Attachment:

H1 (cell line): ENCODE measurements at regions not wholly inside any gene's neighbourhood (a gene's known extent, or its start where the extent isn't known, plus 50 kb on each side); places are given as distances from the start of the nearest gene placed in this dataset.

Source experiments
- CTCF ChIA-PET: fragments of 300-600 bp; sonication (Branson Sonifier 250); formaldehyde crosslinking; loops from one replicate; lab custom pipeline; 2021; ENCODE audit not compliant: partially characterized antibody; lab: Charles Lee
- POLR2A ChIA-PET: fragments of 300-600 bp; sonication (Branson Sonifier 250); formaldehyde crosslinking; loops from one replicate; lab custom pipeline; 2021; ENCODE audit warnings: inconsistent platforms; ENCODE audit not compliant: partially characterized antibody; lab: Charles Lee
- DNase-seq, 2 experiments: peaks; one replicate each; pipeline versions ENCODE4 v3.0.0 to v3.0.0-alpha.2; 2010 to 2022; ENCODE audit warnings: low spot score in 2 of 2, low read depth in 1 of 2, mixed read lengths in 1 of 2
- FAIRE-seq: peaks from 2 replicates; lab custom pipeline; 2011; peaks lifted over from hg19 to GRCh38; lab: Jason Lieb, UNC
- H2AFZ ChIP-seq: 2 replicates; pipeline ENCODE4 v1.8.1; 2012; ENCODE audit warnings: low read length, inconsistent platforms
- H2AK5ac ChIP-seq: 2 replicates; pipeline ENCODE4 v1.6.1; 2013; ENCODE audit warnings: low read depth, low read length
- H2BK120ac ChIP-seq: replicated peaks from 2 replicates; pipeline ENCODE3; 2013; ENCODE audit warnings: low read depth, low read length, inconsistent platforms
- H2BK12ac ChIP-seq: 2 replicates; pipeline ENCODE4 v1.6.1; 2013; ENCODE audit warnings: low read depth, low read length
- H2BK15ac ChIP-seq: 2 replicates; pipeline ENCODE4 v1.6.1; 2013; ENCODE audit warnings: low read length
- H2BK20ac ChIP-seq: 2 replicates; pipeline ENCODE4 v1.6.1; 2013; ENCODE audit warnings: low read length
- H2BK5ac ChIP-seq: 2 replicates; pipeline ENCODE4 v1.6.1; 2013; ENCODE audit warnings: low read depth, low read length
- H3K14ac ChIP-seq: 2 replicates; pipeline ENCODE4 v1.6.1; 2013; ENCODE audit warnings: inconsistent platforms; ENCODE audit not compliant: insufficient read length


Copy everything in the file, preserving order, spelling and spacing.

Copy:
H1 (cell line): ENCODE measurements at regions not wholly inside any gene's neighbourhood (a gene's known extent, or its start where the extent isn't known, plus 50 kb on each side); places are given as distances from the start of the nearest gene placed in this dataset.

Source experiments
- CTCF ChIA-PET: fragments of 300-600 bp; sonication (Branson Sonifier 250); formaldehyde crosslinking; loops from one replicate; lab custom pipeline; 2021; ENCODE audit not compliant: partially characterized antibody; lab: Charles Lee
- POLR2A ChIA-PET: fragments of 300-600 bp; sonication (Branson Sonifier 250); formaldehyde crosslinking; loops from one replicate; lab custom pipeline; 2021; ENCODE audit warnings: inconsistent platforms; ENCODE audit not compliant: partially characterized antibody; lab: Charles Lee
- DNase-seq, 2 experiments: peaks; one replicate each; pipeline versions ENCODE4 v3.0.0 to v3.0.0-alpha.2; 2010 to 2022; ENCODE audit warnings: low spot score in 2 of 2, low read depth in 1 of 2, mixed read lengths in 1 of 2
- FAIRE-seq: peaks from 2 replicates; lab custom pipeline; 2011; peaks lifted over from hg19 to GRCh38; lab: Jason Lieb, UNC
- H2AFZ ChIP-seq: 2 replicates; pipeline ENCODE4 v1.8.1; 2012; ENCODE audit warnings: low read length, inconsistent platforms
- H2AK5ac ChIP-seq: 2 replicates; pipeline ENCODE4 v1.6.1; 2013; ENCODE audit warnings: low read depth, low read length
- H2BK120ac ChIP-seq: replicated peaks from 2 replicates; pipeline ENCODE3; 2013; ENCODE audit warnings: low read depth, low read length, inconsistent platforms
- H2BK12ac ChIP-seq: 2 replicates; pipeline ENCODE4 v1.6.1; 2013; ENCODE audit warnings: low read depth, low read length
- H2BK15ac ChIP-seq: 2 replicates; pipeline ENCODE4 v1.6.1; 2013; ENCODE audit warnings: low read length
- H2BK20ac ChIP-seq: 2 replicates; pipeline ENCODE4 v1.6.1; 2013; ENCODE audit warnings: low read length
- H2BK5ac ChIP-seq: 2 replicates; pipeline ENCODE4 v1.6.1; 2013; ENCODE audit warnings: low read depth, low read length
- H3K14ac ChIP-seq: 2 replicates; pipeline ENCODE4 v1.6.1; 2013; ENCODE audit warnings: inconsistent platforms; ENCODE audit not compliant: insufficient read length